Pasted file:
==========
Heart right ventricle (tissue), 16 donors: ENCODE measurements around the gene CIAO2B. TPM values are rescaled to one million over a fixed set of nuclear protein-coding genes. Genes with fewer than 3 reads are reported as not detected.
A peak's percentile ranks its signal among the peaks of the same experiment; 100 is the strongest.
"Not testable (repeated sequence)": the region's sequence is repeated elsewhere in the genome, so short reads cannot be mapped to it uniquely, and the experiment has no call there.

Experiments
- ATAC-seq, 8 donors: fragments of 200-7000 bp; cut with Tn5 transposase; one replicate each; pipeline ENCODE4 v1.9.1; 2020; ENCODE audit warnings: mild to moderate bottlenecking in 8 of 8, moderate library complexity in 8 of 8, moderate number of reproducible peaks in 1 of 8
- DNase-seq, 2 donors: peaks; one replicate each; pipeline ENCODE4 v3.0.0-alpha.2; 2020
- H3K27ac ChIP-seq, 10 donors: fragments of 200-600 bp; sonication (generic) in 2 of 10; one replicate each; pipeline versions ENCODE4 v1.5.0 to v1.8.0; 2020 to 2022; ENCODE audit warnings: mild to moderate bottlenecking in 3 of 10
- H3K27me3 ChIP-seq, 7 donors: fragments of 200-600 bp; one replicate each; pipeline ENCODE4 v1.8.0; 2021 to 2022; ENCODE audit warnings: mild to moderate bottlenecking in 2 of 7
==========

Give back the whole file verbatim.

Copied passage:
Heart right ventricle (tissue), 16 donors: ENCODE measurements around the gene CIAO2B. TPM values are rescaled to one million over a fixed set of nuclear protein-coding genes. Genes with fewer than 3 reads are reported as not detected.
A peak's percentile ranks its signal among the peaks of the same experiment; 100 is the strongest.
"Not testable (repeated sequence)": the region's sequence is repeated elsewhere in the genome, so short reads cannot be mapped to it uniquely, and the experiment has no call there.

Experiments
- ATAC-seq, 8 donors: fragments of 200-7000 bp; cut with Tn5 transposase; one replicate each; pipeline ENCODE4 v1.9.1; 2020; ENCODE audit warnings: mild to moderate bottlenecking in 8 of 8, moderate library complexity in 8 of 8, moderate number of reproducible peaks in 1 of 8
- DNase-seq, 2 donors: peaks; one replicate each; pipeline ENCODE4 v3.0.0-alpha.2; 2020
- H3K27ac ChIP-seq, 10 donors: fragments of 200-600 bp; sonication (generic) in 2 of 10; one replicate each; pipeline versions ENCODE4 v1.5.0 to v1.8.0; 2020 to 2022; ENCODE audit warnings: mild to moderate bottlenecking in 3 of 10
- H3K27me3 ChIP-seq, 7 donors: fragments of 200-600 bp; one replicate each; pipeline ENCODE4 v1.8.0; 2021 to 2022; ENCODE audit warnings: mild to moderate bottlenecking in 2 of 7